Association of ACTN3 R577X but not ACE I/D gene variants with elite rugby union player status and playing position
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AbstractWe aimed to quantify the ACE I/D and ACTN3 R577X (rs1815739) genetic variants in elite rugby athletes (rugby union and league) and compare genotype frequencies to controls and between playing positions. The rugby athlete cohort consisted of 507 Caucasian men, including 431 rugby union athletes that for some analyses were divided into backs and forwards and into specific positional groups: front five, back row, half backs, centers, and back three. Controls were 710 Caucasian men and women. Real-time PCR of genomic DNA was used to determine genotypes using TaqMan probes and groups were compared using χ2 and odds ratio (OR) statistics. Correction of P values for multiple comparisons was according to Benjamini-Hochberg. There was no difference in ACE I/D genotype between groups. ACTN3 XX genotype tended to be underrepresented in rugby union backs (15.7%) compared with forwards (24.8%, P = 0.06). Interestingly, the 69 back three players (wings and full backs) in rugby union included only six XX genotype individuals (8.7%), with the R allele more common in the back three (68.8%) than controls (58.0%; χ2 = 6.672, P = 0.04; OR = 1.60) and forwards (47.5%; χ2 = 11.768, P = 0.01; OR = 2.00). Association of ACTN3 R577X with playing position in elite rugby union athletes suggests inherited fatigue resistance is more prevalent in forwards, while inherited sprint ability is more prevalent in backs, especially wings and full backs. These results also demonstrate the advantage of focusing genetic studies on a large cohort within a single sport, especially when intrasport positional differences exist, instead of combining several sports with varied demands and athlete characteristics. rugby is an intermittent team sport comprising two similar but differing codes, rugby league (RL) and rugby union (RU). Both codes consist of diverse playing positions, each with different physiological, anthropometric, and technical attributes (8, 10, 20, 27) including two distinct subgroups in each code: forwards and backs. Recently, global positioning system tracking and time-motion analysis have been used to estimate the physical demands of rugby athletes and compare forwards and backs during high-level match play (8, 20, 27). In RU, backs travelled 12% greater total distance (6,545 m vs. 5,850 m), achieved maximum speeds 16% faster (30.4 km/h vs. 26.3 km/h) and engaged in over four times (58% vs. 13%) high-intensity running activities (>5.0 m/s), as a proportion of total activity (8, 27) compared with forwards. These data suggest a more sprint-oriented metabolic demand in backs compared with forwards. Furthermore, due to the complexities of forward play, forwards performed sixfold more (9.9%) high-intensity static exertion activities (rucks, mauls, scrums, and line-outs) than backs (1.6%) and spent 19.8% more time running above 80% of their maximal speed (8, 27, respectively). This implies that forwards, although often of higher body mass (14), are more likely to benefit from fatigue-resistant physiological qualities than backs. Accordingly, Deutsch et al. (10) showed that forwards had a notably higher work-to-rest ratio than backs (1:7 and 1:22, respectively). Given that the roles of backs and forwards differ significantly in terms of physiological demands, these differences may be reflected in distinct genetic characteristics (18). Elite RL athletes cover similar total distances (∼7,000 m vs. ∼5,000 m; backs vs. forwards, respectively) and have similar anthropometric characteristics to RU athletes (20). Players regularly transfer between RL and RU codes so investigating both codes (combined and separately) for their genetic characteristics is justified. The two most studied gene variants in exercise genomics (ACE I/D and ACTN3 R577X polymorphisms) have recently been considered in meta-analyses. Ma et al. (23) reported that ACE II genotype was associated with physical performance [odds ratio (OR) 1.23], especially endurance performance (OR 1.35). Furthermore, ACTN3 RR genotype was associated with speed and power performance (OR 1.21; 23), supported elsewhere (2). More extensive information regarding ACE I/D and ACTN3 R577X polymorphisms is available (13, 26). Due to differences in physical characteristics between rugby athletes and the general population and the diverse physiological demands within rugby, these genetic markers could predispose athletes to success or specific roles at the elite level. One recent paper examined ACE I/D genotype frequency distribution in young, nonelite RU athletes. ACE I/D genotype frequencies did not differ between forwards and backs, with no control group included (5). The same group (4) also investigated ACTN3 R577X in 102 young male RU athletes and reported no association, despite some tendencies for the R allele to be more frequent in backs or subgroups of backs. Studying elite athletes would be better able to answer the question whether these genetic variants are associated with elite status and playing position in rugby. Therefore, the purpose of the present study was to investigate whether elite rugby athletes in the RugbyGene project (18) and a control group differed in terms of ACE I/D and ACTN3 R577X genotype distribution and whether athletes in specialized playing positions similarly differed. It was hypothesized that the ACTN3 R allele and the ACE I allele would be more frequent in rugby athletes than controls. It was further hypothesized that ACTN3 XX and ACE II genotypes would be underrepresented in RU backs compared with forwards, due to differences in overall work-to-rest ratio and differing requirements for high maximum speed.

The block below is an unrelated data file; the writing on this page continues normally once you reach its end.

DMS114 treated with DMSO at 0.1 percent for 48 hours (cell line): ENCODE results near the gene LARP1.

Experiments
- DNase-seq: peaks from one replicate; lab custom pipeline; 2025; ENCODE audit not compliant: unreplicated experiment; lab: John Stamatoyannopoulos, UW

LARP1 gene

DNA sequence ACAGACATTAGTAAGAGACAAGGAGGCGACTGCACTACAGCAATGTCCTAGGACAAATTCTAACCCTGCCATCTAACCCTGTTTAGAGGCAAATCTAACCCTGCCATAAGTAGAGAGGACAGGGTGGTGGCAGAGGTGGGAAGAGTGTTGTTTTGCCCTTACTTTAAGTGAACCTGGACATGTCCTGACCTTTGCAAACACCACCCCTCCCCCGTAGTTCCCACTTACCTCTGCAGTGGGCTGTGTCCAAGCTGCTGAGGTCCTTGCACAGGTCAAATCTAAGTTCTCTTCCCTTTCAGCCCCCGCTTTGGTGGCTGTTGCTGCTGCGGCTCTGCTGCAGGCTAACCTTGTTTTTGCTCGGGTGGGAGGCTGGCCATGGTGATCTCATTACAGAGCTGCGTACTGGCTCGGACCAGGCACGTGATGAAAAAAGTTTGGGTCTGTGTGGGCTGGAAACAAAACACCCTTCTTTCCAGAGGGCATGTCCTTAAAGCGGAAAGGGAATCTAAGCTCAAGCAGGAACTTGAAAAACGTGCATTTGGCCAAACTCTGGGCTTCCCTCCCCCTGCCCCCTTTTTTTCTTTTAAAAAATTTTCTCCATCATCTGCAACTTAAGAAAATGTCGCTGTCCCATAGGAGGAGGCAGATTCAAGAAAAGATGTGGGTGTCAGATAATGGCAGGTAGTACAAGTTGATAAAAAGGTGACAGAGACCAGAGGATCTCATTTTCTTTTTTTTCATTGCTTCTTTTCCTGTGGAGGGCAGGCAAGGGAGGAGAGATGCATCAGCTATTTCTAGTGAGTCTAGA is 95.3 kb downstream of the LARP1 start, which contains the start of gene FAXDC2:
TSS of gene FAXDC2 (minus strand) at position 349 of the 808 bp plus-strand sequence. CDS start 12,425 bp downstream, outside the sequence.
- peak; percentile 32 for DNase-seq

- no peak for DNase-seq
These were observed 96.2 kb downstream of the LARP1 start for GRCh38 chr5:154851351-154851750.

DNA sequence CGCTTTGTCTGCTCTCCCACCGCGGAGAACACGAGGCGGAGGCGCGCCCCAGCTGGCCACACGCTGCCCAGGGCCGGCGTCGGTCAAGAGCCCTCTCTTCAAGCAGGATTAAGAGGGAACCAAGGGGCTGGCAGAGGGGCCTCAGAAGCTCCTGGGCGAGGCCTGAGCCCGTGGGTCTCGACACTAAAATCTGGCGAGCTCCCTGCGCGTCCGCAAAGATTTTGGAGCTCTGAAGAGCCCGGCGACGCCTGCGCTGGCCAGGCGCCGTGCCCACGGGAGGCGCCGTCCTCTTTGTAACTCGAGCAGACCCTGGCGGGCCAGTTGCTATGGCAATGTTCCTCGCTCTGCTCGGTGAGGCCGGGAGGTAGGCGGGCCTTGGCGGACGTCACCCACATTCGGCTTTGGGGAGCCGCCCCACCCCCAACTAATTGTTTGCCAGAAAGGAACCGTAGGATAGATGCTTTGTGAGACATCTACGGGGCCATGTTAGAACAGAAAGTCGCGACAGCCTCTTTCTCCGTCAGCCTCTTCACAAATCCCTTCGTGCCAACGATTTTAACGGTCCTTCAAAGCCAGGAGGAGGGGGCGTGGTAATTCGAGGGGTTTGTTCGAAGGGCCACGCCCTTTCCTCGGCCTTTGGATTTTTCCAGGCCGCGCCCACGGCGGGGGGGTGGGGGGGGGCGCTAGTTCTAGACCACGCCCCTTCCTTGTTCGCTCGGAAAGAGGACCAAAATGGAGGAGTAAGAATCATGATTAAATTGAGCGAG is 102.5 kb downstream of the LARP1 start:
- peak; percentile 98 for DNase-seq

CitationHeffernan, S. M., Kilduff, L. P., Erskine, R. M., Day, S. H. et al. (2016) Association of ACTN3 R577X but not ACE I/D gene variants with elite rugby union player status and playing position, Physiological Genomics, 48(3), pp. 196-201.
PublisherAmerican Physiological Society